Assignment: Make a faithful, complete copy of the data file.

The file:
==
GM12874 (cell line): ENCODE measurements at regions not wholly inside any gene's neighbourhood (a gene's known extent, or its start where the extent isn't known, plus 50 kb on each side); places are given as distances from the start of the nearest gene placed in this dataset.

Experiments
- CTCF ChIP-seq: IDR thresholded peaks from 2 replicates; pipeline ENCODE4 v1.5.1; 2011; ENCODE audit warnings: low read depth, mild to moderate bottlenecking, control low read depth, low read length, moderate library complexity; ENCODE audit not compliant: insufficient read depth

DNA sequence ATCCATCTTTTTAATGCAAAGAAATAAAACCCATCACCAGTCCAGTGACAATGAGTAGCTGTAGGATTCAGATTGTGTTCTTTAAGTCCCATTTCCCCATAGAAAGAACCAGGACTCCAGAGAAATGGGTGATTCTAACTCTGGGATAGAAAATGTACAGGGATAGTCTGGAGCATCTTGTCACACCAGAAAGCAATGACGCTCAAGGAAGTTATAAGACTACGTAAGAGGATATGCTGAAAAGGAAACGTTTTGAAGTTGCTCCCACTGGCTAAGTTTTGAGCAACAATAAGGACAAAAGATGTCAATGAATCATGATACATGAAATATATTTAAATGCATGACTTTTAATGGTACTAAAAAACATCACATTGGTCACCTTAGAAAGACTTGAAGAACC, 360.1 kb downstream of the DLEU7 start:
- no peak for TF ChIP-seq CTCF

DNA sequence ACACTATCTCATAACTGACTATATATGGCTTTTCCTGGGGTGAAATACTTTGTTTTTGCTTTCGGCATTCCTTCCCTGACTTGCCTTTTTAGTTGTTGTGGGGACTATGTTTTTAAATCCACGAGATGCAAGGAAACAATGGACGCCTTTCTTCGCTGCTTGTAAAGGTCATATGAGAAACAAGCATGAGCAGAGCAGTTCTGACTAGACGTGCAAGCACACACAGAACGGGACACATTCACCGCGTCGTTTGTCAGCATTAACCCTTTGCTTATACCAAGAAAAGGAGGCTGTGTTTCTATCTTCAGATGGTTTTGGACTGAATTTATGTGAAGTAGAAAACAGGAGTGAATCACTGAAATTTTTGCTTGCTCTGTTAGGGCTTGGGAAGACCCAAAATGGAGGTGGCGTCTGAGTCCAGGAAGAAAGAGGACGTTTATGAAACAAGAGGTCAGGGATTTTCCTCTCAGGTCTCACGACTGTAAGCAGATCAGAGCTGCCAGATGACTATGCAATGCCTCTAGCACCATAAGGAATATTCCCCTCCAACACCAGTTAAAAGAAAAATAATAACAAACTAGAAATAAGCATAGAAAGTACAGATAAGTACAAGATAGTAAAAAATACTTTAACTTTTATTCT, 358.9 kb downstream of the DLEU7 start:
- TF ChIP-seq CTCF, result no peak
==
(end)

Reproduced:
GM12874 (cell line): ENCODE measurements at regions not wholly inside any gene's neighbourhood (a gene's known extent, or its start where the extent isn't known, plus 50 kb on each side); places are given as distances from the start of the nearest gene placed in this dataset.

Experiments
- CTCF ChIP-seq: IDR thresholded peaks from 2 replicates; pipeline ENCODE4 v1.5.1; 2011; ENCODE audit warnings: low read depth, mild to moderate bottlenecking, control low read depth, low read length, moderate library complexity; ENCODE audit not compliant: insufficient read depth

DNA sequence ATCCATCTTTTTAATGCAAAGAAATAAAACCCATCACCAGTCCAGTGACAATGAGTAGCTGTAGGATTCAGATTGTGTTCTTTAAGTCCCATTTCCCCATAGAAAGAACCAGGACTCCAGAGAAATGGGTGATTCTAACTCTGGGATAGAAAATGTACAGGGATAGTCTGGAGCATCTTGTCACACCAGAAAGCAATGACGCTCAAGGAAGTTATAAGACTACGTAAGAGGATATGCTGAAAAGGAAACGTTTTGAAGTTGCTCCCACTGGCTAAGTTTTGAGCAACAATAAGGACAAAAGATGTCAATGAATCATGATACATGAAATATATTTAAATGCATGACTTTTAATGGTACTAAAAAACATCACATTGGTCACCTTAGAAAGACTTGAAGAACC, 360.1 kb downstream of the DLEU7 start:
- no peak for TF ChIP-seq CTCF

DNA sequence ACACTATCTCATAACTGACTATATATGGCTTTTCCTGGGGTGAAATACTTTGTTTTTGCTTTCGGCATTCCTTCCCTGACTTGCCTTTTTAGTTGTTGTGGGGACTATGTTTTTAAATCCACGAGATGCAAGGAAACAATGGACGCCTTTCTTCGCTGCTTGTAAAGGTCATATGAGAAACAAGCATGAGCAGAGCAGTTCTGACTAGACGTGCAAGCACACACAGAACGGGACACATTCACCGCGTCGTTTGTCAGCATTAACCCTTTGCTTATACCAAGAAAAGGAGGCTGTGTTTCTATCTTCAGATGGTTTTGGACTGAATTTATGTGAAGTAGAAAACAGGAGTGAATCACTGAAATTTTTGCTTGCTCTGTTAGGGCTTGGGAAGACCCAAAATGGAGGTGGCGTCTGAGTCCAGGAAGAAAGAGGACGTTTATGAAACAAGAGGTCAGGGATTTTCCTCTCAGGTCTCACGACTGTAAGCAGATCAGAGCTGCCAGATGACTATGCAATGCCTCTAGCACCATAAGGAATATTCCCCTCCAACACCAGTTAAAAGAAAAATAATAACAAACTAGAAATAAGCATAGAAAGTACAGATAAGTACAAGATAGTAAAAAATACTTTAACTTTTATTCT, 358.9 kb downstream of the DLEU7 start:
- TF ChIP-seq CTCF, result no peak